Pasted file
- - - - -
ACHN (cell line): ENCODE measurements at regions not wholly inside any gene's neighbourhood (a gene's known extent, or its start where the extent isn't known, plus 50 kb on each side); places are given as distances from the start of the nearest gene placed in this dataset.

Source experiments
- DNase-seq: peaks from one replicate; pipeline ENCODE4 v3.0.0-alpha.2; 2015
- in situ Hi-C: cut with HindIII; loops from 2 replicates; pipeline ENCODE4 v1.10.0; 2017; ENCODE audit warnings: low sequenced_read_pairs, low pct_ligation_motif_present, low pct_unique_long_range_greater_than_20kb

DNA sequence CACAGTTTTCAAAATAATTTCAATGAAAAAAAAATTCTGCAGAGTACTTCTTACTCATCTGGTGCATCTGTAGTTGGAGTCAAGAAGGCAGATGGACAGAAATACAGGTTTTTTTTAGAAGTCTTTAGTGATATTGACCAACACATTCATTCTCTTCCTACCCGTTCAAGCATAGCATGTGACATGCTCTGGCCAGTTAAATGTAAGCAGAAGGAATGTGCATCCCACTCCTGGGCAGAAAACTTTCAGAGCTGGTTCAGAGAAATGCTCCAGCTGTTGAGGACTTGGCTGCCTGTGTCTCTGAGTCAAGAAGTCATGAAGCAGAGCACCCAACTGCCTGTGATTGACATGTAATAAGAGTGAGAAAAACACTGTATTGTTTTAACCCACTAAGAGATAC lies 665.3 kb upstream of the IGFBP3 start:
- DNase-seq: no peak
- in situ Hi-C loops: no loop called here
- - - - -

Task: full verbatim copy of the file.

ACHN (cell line): ENCODE measurements at regions not wholly inside any gene's neighbourhood (a gene's known extent, or its start where the extent isn't known, plus 50 kb on each side); places are given as distances from the start of the nearest gene placed in this dataset.

Source experiments
- DNase-seq: peaks from one replicate; pipeline ENCODE4 v3.0.0-alpha.2; 2015
- in situ Hi-C: cut with HindIII; loops from 2 replicates; pipeline ENCODE4 v1.10.0; 2017; ENCODE audit warnings: low sequenced_read_pairs, low pct_ligation_motif_present, low pct_unique_long_range_greater_than_20kb

DNA sequence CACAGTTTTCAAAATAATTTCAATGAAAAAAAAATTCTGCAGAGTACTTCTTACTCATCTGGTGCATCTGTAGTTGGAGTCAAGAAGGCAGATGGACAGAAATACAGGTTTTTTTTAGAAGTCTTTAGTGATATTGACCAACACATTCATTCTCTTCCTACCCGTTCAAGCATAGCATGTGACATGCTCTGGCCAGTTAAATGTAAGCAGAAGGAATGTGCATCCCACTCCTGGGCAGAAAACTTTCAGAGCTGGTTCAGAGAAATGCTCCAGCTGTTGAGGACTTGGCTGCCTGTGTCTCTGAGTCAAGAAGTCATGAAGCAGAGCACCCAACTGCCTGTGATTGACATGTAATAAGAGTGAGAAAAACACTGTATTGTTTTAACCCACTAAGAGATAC lies 665.3 kb upstream of the IGFBP3 start:
- DNase-seq: no peak
- in situ Hi-C loops: no loop called here